George Monbiot writes for the UK Guardian newspaper and he is perhaps the most influential green blogger in Europe. This week, beginning with a blog on 2 May and a follow-up several days latter, he discussed the problems within the green movement. The title of his 2 May posting is “Let’s face it: none of our environmental fixes break the planet-wrecking project”. His subtitle for that posting is:”All of us in the green movement are lost before the planet’s real nightmare: not too little fossil fuel—but too much”.
Monbiot is a believer in catastrophic global warming resulting from fossil fuel use (the “planet-wrecking project”). And his preferred solution is “sustainability” which means to allocate resources and wealth across the globe while at first reducing and eventually eliminating fossil fuel use. Ultimately world societies would become less complicated and perhaps more agrarian. De-developing the Western societies while developing those nations that are second and third world will be necessary to accomplish this. A tenet of sustainability is that governments will have to exercise more control to assure the outcomes. Saying it differently, you will surrender much of your freedom to the UN or some like group.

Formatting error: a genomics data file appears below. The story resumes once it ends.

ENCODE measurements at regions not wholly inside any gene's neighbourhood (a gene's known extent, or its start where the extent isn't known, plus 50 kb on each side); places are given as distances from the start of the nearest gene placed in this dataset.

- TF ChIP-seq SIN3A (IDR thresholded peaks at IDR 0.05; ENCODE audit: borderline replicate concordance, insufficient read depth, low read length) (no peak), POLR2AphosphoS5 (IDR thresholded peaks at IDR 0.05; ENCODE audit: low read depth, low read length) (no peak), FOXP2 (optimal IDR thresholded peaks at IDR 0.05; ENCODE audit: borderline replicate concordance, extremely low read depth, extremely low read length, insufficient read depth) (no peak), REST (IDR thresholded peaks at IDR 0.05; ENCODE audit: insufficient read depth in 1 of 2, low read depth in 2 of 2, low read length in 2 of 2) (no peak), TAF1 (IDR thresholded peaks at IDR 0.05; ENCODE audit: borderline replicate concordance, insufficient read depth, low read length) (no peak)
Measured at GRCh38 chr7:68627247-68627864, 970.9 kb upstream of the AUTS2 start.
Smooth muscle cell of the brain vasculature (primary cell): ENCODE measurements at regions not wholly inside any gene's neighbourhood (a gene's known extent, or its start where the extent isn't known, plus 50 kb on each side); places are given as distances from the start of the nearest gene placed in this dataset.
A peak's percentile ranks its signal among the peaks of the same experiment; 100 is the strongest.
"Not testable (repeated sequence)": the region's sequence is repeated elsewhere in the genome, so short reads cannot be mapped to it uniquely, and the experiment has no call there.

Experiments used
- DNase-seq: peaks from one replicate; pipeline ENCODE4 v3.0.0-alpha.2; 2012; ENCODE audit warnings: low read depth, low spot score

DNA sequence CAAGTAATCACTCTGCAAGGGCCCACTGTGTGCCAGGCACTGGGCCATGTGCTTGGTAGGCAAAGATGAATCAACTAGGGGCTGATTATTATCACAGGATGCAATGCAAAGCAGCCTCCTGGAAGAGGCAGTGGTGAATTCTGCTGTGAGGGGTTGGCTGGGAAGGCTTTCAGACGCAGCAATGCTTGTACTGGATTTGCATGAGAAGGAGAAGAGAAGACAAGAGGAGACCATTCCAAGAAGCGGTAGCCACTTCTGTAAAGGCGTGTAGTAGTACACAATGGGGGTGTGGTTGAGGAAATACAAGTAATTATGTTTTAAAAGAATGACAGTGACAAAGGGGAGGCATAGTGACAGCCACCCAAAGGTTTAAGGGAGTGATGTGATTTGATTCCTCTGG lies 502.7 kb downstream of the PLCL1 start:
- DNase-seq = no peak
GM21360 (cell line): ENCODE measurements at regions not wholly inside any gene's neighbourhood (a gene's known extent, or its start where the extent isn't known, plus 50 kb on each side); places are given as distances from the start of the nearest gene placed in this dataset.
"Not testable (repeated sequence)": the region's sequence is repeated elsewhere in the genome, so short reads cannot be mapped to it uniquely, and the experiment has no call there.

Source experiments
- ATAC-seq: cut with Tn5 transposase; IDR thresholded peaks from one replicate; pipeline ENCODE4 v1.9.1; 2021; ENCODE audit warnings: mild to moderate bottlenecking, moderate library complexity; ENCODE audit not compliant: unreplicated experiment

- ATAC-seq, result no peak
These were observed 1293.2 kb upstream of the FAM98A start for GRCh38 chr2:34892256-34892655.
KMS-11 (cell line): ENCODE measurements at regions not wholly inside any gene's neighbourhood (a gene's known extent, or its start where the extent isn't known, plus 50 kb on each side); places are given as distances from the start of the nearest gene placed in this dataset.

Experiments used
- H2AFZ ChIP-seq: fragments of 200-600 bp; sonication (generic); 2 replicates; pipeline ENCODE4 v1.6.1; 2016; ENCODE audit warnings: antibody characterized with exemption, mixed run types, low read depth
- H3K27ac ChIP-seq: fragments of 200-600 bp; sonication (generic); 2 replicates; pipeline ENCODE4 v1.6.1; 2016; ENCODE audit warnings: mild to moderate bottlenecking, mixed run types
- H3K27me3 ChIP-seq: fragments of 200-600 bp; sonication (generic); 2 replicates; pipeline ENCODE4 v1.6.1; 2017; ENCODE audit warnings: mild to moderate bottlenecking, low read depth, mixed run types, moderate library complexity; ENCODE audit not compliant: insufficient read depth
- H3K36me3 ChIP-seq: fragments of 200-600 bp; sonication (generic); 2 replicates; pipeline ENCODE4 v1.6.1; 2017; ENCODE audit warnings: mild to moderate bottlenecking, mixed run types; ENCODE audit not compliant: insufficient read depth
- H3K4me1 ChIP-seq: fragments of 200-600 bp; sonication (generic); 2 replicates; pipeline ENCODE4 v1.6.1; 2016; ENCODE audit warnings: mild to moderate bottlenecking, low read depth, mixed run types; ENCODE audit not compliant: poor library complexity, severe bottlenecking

He was hoping that fossil fuels would become less available but he laments, that is not the case.
This posting is not to dispute Mr. Monbiot’s premise of catastrophic global warming due to fossil fuel uses, but rather to examine his view of the sects within the AGW crowd and their differences in beliefs. To begin, Mr. Monbiot is not my kind of guy. When John Bolton, our UN Ambassador, traveled to England in 2008, Monbiot wanted to arrest him and try him for war crimes. Monbiot also began a campaign to have then Prime Minister Blair taken to court on similar charges related to the Iraq war. His thoughts on things he thinks we should be doing, IMHO, demonstrate a low level of economic reality and a love of “Big Brother”. Although our worldviews are quite different, he is quite intelligent so we need to keep track of what he is thinking.